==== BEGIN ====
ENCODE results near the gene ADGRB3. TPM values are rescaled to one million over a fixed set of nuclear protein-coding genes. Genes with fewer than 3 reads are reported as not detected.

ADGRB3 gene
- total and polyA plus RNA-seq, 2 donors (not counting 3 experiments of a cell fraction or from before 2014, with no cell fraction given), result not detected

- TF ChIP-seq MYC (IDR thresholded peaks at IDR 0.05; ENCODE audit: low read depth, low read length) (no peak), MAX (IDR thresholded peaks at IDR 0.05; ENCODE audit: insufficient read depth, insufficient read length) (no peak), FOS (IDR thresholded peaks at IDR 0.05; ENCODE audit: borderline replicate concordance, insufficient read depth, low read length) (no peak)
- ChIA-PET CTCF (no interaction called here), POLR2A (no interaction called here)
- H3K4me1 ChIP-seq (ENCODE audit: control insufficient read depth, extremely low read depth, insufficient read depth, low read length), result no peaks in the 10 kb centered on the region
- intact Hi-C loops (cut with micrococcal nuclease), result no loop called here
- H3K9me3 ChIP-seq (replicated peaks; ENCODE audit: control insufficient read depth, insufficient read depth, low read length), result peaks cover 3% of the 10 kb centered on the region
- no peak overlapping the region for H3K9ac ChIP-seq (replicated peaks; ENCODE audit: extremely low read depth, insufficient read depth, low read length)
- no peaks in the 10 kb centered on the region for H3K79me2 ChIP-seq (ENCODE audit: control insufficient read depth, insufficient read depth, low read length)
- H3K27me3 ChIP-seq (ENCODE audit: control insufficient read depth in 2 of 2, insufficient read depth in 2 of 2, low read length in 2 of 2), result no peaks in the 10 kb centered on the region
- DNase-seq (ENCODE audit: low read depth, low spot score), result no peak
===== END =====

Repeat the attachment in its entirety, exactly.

ENCODE results near the gene ADGRB3. TPM values are rescaled to one million over a fixed set of nuclear protein-coding genes. Genes with fewer than 3 reads are reported as not detected.

ADGRB3 gene
- total and polyA plus RNA-seq, 2 donors (not counting 3 experiments of a cell fraction or from before 2014, with no cell fraction given), result not detected

- TF ChIP-seq MYC (IDR thresholded peaks at IDR 0.05; ENCODE audit: low read depth, low read length) (no peak), MAX (IDR thresholded peaks at IDR 0.05; ENCODE audit: insufficient read depth, insufficient read length) (no peak), FOS (IDR thresholded peaks at IDR 0.05; ENCODE audit: borderline replicate concordance, insufficient read depth, low read length) (no peak)
- ChIA-PET CTCF (no interaction called here), POLR2A (no interaction called here)
- H3K4me1 ChIP-seq (ENCODE audit: control insufficient read depth, extremely low read depth, insufficient read depth, low read length), result no peaks in the 10 kb centered on the region
- intact Hi-C loops (cut with micrococcal nuclease), result no loop called here
- H3K9me3 ChIP-seq (replicated peaks; ENCODE audit: control insufficient read depth, insufficient read depth, low read length), result peaks cover 3% of the 10 kb centered on the region
- no peak overlapping the region for H3K9ac ChIP-seq (replicated peaks; ENCODE audit: extremely low read depth, insufficient read depth, low read length)
- no peaks in the 10 kb centered on the region for H3K79me2 ChIP-seq (ENCODE audit: control insufficient read depth, insufficient read depth, low read length)
- H3K27me3 ChIP-seq (ENCODE audit: control insufficient read depth in 2 of 2, insufficient read depth in 2 of 2, low read length in 2 of 2), result no peaks in the 10 kb centered on the region
- DNase-seq (ENCODE audit: low read depth, low spot score), result no peak